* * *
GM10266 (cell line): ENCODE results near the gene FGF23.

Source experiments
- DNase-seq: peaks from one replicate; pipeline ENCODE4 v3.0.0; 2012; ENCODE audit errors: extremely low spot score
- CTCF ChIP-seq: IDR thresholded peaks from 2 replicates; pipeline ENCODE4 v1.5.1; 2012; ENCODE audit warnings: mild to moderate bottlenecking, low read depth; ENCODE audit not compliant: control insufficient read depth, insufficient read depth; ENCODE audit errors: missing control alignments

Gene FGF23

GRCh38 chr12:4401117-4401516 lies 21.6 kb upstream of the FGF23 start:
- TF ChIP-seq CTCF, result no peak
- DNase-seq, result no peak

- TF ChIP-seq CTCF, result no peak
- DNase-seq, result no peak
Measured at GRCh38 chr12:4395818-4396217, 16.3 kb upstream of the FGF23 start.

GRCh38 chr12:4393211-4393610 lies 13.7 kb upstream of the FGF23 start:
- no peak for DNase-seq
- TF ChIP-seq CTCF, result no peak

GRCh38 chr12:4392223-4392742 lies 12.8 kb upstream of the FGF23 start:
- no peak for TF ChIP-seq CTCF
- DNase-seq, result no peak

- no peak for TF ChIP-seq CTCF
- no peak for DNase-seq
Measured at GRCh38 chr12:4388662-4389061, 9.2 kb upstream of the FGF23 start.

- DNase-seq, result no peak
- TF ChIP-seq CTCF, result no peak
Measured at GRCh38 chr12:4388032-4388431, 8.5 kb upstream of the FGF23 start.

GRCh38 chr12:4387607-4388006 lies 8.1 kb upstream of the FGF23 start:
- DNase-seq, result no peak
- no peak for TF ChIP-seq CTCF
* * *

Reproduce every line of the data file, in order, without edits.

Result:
GM10266 (cell line): ENCODE results near the gene FGF23.

Source experiments
- DNase-seq: peaks from one replicate; pipeline ENCODE4 v3.0.0; 2012; ENCODE audit errors: extremely low spot score
- CTCF ChIP-seq: IDR thresholded peaks from 2 replicates; pipeline ENCODE4 v1.5.1; 2012; ENCODE audit warnings: mild to moderate bottlenecking, low read depth; ENCODE audit not compliant: control insufficient read depth, insufficient read depth; ENCODE audit errors: missing control alignments

Gene FGF23

GRCh38 chr12:4401117-4401516 lies 21.6 kb upstream of the FGF23 start:
- TF ChIP-seq CTCF, result no peak
- DNase-seq, result no peak

- TF ChIP-seq CTCF, result no peak
- DNase-seq, result no peak
Measured at GRCh38 chr12:4395818-4396217, 16.3 kb upstream of the FGF23 start.

GRCh38 chr12:4393211-4393610 lies 13.7 kb upstream of the FGF23 start:
- no peak for DNase-seq
- TF ChIP-seq CTCF, result no peak

GRCh38 chr12:4392223-4392742 lies 12.8 kb upstream of the FGF23 start:
- no peak for TF ChIP-seq CTCF
- DNase-seq, result no peak

- no peak for TF ChIP-seq CTCF
- no peak for DNase-seq
Measured at GRCh38 chr12:4388662-4389061, 9.2 kb upstream of the FGF23 start.

- DNase-seq, result no peak
- TF ChIP-seq CTCF, result no peak
Measured at GRCh38 chr12:4388032-4388431, 8.5 kb upstream of the FGF23 start.

GRCh38 chr12:4387607-4388006 lies 8.1 kb upstream of the FGF23 start:
- DNase-seq, result no peak
- no peak for TF ChIP-seq CTCF